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With proper storage and handling, most antibodies should retain activity for months, if not years. Look after your antibody and it’ll look after you! Seriously, just a few simple steps and you’ll be keeping your antibody working as intended for much longer.
Please remember to always refer to the manufacturer’s datasheet for specific storage recommendations.
First thing’s first: centrifuge your vial of antibody when you receive it. It’s going to have been through more "activity" than usual during delivery, so there’s going to be liquid in the vial cap. A quick blast in the centrifuge will make sure all of your precious antibodies are at the bottom of the vial – fully accessible. Put the antibody at 4oC until you have a chance to aliquot – you can keep it at 4oC for up to two weeks if necessary, but you should probably aliquot right away.
You don’t really want to be taking the whole vial in and out of the fridge or freezer when you use it, so aliquotting to 10 or more µL is a good idea. (The smaller the aliquot, the more the stock concentration is affected by evaporation and adsorption of the antibody onto the surface of the storage vial so stick to 10 µL as the minimum.) This way you only take out what you need on any given day.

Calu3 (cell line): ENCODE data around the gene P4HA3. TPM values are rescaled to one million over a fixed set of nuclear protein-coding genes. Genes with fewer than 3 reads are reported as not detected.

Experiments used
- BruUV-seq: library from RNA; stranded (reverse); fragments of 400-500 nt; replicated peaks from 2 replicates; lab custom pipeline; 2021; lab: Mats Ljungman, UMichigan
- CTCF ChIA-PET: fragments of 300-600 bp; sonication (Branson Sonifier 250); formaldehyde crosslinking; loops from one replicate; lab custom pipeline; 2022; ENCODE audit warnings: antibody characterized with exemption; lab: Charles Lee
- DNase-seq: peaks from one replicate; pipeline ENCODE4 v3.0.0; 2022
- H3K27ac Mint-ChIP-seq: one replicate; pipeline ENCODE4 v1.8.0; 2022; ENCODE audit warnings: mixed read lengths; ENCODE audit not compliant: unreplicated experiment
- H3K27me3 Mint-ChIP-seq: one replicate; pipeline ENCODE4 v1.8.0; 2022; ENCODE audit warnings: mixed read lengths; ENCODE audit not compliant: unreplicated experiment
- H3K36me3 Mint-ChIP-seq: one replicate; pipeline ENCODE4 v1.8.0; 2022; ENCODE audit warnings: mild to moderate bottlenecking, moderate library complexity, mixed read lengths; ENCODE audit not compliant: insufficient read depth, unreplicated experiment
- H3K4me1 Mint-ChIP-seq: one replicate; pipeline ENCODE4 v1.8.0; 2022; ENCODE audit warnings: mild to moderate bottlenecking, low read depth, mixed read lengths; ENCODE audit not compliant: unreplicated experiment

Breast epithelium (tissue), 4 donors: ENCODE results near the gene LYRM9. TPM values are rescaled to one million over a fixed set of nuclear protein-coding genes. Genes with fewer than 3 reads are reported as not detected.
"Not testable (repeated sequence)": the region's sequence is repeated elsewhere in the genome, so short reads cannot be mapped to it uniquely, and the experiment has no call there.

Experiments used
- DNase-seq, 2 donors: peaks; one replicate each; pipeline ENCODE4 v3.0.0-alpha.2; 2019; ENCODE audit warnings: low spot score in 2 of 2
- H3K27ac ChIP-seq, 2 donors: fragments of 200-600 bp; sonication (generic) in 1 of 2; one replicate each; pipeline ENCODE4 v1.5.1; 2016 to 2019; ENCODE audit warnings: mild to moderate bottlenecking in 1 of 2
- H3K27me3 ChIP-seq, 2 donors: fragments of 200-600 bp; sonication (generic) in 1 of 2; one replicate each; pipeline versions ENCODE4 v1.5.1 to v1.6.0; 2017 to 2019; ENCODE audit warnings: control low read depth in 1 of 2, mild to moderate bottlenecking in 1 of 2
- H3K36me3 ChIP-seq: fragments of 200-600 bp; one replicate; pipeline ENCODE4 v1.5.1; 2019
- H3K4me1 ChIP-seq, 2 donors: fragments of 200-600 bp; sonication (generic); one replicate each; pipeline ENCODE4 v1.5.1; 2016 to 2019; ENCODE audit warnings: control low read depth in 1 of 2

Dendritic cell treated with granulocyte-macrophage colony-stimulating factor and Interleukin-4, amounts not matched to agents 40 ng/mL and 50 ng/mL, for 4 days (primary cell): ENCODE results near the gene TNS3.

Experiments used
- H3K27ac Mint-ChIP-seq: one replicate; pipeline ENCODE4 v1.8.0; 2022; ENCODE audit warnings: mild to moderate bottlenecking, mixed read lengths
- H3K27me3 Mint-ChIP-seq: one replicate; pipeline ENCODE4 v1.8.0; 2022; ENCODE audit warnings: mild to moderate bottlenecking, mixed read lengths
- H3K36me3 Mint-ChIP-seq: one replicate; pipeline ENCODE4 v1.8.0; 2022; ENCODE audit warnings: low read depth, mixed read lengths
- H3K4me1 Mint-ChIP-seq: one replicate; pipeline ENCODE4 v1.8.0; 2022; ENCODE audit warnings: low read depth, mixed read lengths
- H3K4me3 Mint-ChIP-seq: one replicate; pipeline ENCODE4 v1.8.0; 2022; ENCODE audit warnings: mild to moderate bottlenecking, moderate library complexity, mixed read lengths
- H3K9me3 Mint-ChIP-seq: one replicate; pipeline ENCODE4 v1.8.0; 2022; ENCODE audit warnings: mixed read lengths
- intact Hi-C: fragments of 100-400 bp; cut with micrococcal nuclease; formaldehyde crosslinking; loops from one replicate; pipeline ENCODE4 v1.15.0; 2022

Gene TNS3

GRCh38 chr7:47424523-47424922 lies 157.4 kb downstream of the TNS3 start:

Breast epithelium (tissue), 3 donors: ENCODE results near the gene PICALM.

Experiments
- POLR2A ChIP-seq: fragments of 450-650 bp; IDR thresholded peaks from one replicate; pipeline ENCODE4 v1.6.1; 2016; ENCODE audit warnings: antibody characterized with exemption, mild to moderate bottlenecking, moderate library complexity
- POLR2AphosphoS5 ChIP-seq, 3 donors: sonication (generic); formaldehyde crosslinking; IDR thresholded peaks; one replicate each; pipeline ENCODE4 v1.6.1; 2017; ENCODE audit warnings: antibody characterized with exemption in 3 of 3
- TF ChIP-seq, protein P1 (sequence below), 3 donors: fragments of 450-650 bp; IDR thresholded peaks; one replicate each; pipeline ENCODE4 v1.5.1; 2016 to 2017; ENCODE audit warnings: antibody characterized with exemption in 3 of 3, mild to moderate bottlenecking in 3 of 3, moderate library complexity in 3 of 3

To prevent microbial contamination, sodium azide can be added to your antibody preparation to a final concentration of 0.02% (w/v). It’s worth pointing out that if staining or treating live cells with antibodies, or if using antibodies for in vivo studies, do not use sodium azide. This antimicrobial agent is toxic to most other organisms as well as it blocks the cytochrome electron transport system.
Sodium azide removal protocol
Learn when sodium azide needs to be removed from antibody solutions and how to do this.
When it comes to storage, remember that repeated freeze/thaw cycles can denature an antibody, causing it to form aggregates that reduce its binding capacity. Because of this, make sure aliquots only go through one free-thaw cycle. You should store your antibodies at -20oC as there’s no significant advantage to storing at -80oC. Oh, and make you don’t have a frost-free freezer! It’s unlikely your lab would, but it’s the cycling between freezing and thawing that is exactly what should be avoided. For the same reason, antibody vials should be placed in an area of the freezer that has minimal temperature fluctuations, for instance towards the back rather than on a door shelf.
Conjugated antibodies often need a little bit of extra attention since they’re a little more complex than regular non-conjugated antibodies. Here are a few pointers for proper conjugate antibody storage and handling.
e.g Alexa Fluor®, Dylight® , FITC, PE
We get a lot of the same questions when it comes to how best to store and handle antibodies. So, here are the answers to the top 5 questions:
In case you missed anything, here’s a quick rundown
Next week, we focus on really getting the most out of your antibodies.
You’ll learn all about:
In case you missed or want to revisit the first part, you can find it here: